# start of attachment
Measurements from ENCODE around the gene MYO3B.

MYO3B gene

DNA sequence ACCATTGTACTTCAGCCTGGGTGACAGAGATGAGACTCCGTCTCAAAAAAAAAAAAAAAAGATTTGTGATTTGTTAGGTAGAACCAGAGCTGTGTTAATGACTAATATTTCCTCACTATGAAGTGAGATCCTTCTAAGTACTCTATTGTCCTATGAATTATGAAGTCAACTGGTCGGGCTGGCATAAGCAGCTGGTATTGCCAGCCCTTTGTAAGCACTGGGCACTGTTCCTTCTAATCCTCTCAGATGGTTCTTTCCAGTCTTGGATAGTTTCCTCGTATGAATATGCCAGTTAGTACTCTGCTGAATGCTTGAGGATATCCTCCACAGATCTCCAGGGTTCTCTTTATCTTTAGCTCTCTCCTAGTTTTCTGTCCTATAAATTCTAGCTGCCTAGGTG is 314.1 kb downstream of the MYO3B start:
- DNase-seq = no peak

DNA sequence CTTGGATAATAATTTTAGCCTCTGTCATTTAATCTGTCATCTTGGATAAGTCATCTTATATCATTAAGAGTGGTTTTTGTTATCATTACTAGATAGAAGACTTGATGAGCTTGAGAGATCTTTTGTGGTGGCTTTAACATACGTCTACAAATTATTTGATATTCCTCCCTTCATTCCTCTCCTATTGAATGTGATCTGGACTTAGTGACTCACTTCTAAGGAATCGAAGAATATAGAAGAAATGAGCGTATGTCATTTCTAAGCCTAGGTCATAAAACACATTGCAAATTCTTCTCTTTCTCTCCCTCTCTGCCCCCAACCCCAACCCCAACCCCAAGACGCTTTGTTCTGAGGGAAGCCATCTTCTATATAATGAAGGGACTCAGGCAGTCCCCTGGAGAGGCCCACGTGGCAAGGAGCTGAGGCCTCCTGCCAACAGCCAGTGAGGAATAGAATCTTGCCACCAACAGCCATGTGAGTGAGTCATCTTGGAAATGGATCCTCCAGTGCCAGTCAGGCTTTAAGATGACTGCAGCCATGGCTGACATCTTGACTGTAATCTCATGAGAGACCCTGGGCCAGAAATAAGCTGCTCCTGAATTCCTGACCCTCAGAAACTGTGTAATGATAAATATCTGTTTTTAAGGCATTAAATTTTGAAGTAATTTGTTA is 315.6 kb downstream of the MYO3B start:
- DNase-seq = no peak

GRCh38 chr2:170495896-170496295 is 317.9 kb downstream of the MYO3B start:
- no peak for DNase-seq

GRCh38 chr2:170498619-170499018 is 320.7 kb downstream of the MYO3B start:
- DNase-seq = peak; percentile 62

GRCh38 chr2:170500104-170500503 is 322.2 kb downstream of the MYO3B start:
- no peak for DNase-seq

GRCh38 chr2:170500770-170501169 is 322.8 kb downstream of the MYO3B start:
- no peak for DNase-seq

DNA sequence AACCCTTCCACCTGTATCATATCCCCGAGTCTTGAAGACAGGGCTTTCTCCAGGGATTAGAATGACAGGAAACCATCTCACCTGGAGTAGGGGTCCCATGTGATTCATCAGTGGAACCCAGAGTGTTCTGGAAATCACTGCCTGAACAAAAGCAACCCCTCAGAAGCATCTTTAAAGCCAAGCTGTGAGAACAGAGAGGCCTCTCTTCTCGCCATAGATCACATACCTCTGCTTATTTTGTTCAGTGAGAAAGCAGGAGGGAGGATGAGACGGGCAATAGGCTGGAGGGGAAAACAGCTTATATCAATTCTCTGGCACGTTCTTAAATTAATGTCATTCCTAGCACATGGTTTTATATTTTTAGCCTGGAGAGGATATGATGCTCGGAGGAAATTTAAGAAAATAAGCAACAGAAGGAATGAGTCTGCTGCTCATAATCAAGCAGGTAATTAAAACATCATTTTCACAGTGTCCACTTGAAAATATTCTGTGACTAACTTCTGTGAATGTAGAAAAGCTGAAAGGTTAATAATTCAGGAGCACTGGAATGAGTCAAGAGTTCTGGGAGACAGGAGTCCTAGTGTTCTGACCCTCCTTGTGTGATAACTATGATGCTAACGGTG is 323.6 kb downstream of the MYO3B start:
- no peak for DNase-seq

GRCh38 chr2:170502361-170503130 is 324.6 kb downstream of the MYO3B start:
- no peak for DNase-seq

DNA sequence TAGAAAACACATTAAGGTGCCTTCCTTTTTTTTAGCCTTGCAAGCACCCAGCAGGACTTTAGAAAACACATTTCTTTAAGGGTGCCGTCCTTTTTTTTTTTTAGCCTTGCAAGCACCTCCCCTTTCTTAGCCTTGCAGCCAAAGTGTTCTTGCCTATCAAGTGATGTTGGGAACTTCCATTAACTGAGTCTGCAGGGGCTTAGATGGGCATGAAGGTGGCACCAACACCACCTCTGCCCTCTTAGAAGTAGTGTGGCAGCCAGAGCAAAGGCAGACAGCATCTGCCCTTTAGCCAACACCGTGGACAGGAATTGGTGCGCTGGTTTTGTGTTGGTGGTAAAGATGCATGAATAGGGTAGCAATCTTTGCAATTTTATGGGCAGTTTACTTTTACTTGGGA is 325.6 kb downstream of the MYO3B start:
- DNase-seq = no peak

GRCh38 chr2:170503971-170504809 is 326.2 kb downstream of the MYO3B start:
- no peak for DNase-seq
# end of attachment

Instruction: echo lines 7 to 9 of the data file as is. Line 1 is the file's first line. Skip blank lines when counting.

GRCh38 chr2:170495896-170496295 is 317.9 kb downstream of the MYO3B start:
- no peak for DNase-seq

GRCh38 chr2:170498619-170499018 is 320.7 kb downstream of the MYO3B start: